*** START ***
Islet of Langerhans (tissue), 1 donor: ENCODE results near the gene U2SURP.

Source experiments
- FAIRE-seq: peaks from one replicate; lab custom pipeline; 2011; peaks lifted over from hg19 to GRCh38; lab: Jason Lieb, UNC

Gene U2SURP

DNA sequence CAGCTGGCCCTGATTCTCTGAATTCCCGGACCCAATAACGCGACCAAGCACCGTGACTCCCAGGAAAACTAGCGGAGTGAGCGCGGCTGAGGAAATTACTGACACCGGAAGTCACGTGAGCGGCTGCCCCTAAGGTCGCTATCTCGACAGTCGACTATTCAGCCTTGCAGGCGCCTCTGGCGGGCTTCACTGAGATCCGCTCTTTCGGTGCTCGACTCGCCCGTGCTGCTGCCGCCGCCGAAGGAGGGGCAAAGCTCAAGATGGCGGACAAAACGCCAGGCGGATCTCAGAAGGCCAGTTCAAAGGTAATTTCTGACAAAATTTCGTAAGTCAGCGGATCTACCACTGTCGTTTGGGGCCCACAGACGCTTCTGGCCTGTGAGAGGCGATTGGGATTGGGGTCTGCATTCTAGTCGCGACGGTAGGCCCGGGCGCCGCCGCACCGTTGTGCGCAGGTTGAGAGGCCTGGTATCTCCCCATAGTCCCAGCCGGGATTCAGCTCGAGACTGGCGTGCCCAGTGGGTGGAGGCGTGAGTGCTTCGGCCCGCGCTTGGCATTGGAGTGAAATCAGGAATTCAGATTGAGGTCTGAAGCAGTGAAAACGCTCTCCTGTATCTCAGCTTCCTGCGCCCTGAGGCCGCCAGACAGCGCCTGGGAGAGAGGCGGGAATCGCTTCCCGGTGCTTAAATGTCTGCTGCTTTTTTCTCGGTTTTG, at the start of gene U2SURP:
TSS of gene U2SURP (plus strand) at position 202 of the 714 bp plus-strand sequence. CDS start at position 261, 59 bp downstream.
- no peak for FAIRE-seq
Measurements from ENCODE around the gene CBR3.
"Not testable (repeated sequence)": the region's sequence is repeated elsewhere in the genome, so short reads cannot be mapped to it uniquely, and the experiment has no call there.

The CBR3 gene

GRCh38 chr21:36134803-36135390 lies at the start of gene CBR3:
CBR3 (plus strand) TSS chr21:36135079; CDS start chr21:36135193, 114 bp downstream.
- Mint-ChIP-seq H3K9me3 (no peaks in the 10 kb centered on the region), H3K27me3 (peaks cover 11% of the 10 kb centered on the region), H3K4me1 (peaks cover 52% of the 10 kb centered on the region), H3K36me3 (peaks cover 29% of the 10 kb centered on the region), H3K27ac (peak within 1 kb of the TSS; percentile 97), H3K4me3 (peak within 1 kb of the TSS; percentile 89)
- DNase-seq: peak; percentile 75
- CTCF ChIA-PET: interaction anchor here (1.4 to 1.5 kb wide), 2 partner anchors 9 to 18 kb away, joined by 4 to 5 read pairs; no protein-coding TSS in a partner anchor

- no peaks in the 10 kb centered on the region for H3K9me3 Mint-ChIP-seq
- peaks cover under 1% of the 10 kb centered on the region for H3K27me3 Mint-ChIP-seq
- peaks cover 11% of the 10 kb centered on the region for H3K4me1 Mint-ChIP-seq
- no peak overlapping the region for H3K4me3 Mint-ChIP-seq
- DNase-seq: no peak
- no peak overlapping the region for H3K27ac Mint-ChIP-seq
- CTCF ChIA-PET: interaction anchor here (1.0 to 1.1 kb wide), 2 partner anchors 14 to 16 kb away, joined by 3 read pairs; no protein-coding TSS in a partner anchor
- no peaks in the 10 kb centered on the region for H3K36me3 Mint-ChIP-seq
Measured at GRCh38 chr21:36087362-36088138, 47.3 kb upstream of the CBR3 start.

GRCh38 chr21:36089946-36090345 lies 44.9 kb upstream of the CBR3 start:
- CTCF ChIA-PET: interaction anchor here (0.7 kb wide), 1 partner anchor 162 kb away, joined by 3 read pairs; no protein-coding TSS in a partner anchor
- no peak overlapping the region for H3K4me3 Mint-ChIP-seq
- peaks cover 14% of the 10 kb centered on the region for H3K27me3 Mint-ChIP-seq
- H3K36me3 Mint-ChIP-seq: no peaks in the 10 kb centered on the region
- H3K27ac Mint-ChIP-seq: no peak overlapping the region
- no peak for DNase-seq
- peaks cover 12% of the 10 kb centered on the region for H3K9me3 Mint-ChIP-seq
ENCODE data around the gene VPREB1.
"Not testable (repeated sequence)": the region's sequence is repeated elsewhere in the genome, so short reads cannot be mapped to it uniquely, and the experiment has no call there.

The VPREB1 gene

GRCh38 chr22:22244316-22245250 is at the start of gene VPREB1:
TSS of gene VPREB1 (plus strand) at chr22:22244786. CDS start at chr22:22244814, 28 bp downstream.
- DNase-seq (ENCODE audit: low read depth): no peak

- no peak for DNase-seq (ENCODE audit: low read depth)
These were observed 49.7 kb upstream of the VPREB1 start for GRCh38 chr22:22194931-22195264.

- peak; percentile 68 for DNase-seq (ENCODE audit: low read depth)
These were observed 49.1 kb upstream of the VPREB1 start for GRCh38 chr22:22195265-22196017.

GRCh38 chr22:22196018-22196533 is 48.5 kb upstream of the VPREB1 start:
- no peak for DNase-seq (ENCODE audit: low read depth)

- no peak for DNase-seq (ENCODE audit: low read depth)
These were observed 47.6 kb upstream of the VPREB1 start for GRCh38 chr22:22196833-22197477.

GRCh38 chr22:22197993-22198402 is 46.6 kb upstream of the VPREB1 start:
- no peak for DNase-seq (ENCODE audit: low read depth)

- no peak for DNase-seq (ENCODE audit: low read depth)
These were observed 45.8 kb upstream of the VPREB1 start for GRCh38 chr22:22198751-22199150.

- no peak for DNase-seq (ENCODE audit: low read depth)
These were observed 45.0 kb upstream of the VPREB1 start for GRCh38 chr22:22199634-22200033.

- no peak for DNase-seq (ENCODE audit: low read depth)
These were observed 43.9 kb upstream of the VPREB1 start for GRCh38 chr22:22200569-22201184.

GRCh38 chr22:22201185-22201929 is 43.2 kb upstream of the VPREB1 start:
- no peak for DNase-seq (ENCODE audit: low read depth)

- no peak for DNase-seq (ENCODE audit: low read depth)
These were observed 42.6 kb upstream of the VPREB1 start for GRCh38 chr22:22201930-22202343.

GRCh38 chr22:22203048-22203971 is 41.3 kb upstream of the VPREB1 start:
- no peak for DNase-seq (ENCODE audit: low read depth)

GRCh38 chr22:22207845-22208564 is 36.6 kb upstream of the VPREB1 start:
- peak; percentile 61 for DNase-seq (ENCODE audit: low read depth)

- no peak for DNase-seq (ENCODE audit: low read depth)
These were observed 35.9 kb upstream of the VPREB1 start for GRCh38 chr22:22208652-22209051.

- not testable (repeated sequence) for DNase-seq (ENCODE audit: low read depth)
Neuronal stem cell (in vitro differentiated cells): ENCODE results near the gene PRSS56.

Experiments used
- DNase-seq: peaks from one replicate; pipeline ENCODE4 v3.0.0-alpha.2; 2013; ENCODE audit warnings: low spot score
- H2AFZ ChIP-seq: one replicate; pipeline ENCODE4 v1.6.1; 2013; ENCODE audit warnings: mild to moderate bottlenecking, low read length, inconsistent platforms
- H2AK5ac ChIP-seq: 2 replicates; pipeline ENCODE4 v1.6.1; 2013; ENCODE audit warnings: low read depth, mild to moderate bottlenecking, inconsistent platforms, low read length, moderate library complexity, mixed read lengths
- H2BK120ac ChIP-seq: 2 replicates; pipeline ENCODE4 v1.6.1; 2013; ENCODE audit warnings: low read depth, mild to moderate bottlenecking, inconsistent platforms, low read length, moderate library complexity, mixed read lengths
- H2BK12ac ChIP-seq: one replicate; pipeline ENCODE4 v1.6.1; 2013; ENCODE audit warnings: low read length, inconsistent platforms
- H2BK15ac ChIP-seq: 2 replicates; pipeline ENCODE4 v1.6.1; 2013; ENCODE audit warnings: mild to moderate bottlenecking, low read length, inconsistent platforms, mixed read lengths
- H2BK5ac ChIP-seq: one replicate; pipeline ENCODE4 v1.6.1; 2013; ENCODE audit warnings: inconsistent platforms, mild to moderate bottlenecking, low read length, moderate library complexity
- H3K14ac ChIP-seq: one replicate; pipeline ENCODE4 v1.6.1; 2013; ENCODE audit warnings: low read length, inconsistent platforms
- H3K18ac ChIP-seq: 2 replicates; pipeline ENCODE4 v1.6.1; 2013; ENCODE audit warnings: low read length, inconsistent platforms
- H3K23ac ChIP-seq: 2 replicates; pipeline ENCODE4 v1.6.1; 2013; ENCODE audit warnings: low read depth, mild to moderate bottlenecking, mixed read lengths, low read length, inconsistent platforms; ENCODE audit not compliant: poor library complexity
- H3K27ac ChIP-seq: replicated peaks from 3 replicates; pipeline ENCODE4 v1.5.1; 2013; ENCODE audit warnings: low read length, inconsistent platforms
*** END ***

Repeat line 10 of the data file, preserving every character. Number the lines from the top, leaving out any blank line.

The CBR3 gene